If, however, the input voltage increases to above 2.2 v., the AND gate B is fed with a high level signal from B and a high level signal from C. Should the input voltage not increase beyond 3v, at the time a third pulse will be applied to the gate B so that it passes a pulse and sets the register B to the gate B. The register that is set is reset at the time 1,.

During the time t to t, a pulse is passed into the interface between the registers and the recording heads. The design of this interface depends entirely on the recorder that is used. Often, at least part of the interface is supplied with the recorder. The interface may contain a matrix to convert the channel number into a suitable binary figure.

With reference to FIG. 7, the circuit of the voltage to channel indicator converter consists of a long tailed pair differential amplifier containing transistors T1, T2, and T3, two amplifiers (transistors T4 and T5), an AND gate consisting of three diodes D4, D5 and D6 and one resistor R2, a bistable multivibrator (transistors T6 and T7) and an amplifier with a low output impedance (transistors T8 and T9). The circuit is of straightforward design and should not require detailed description.

Clock Pulse Generator 7 Clock pulse generators are generally synchronized by the mains frequency. The frequency of the 50 c/s supply is first changed into a square wave by a Schmitt trigger. The resulting square wave is electronically divided by 50 to produce one pulse every second. This frequency is then divided by 60 to produce one pulse every minute, the resulting frequency is again divided by 60 to produce one pulse every hour. The second, minute and hour signals usually are in binary form and are fed to registers upon reception of a gating pulse, between the times i and t,,.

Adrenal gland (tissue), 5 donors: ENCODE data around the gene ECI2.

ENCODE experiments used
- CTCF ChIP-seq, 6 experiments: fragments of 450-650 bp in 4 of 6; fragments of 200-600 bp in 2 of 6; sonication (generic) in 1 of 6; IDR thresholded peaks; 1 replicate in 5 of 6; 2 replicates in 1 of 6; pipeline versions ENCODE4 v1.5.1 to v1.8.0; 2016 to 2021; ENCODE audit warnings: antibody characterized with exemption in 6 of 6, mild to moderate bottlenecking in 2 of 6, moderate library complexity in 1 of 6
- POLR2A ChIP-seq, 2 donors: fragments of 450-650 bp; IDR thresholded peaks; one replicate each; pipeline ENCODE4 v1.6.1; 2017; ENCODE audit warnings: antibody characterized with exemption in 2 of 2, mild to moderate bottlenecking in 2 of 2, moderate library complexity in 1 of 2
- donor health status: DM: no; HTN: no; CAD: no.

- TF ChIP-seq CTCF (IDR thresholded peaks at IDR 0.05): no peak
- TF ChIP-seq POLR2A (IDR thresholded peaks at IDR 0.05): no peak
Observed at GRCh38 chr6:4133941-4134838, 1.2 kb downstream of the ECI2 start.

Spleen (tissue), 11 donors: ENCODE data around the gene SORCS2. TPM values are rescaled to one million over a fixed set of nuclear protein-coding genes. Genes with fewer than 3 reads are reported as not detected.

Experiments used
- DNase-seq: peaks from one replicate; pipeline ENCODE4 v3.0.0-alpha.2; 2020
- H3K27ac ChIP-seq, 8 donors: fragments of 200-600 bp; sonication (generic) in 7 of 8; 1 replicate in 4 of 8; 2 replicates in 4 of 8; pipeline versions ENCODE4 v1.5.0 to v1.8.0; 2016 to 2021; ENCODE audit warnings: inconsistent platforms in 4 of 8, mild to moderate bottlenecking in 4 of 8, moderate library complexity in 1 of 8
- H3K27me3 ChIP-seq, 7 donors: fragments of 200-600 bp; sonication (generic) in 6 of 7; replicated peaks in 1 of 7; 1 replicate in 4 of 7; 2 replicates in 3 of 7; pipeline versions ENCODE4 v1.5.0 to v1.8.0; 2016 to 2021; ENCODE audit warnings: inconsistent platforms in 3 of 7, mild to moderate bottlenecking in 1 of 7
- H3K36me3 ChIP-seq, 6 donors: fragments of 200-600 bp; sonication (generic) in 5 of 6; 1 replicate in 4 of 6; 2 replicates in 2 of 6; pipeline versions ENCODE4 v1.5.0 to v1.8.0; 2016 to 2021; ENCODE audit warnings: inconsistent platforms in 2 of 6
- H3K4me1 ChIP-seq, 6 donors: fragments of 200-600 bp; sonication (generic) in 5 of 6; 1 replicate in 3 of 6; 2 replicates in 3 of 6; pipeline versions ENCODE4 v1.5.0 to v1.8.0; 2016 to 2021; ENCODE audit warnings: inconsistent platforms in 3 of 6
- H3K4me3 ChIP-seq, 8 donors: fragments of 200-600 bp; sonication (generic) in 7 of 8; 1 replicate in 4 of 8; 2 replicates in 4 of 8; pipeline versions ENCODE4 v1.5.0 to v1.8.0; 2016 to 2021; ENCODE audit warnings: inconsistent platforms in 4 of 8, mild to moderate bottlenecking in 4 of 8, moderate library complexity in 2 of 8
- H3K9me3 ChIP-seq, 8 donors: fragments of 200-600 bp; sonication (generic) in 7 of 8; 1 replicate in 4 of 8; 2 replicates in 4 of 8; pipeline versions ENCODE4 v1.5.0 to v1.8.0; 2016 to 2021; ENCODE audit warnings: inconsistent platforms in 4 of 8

The design of the interface between the registers and recording heads depend upon which recording system is used. The registers are reset at the time r so that the time signal is fed to the interface between the times 1 and t Clock pulse generators are readily available, either complete or in module form, and no detailed description will be given.

Sequence Generator 10 One suitable form of sequence generator for the system will be described with reference to FIGS. 9, l0, 1 l, I2, 13 and 14.

In FIG. 9, transistors T1 and T2 are part of an astable multivibrator producing a square wave, which is properly shaped in the Schmitt trigger (transistors T3 and T4). Transistors T5 and T6 are part of an amplifier circuit in which the transistor T6 is connected as an emitter follower, providing a low output impedance. The resulting square wave is shown at this part of the circuit and labeled A. (See also FIGS. 10 and 11). The square wave A is fed into an amplifier (transistor T7 and T8), which produces an identical square wave B, but of opposite polarity.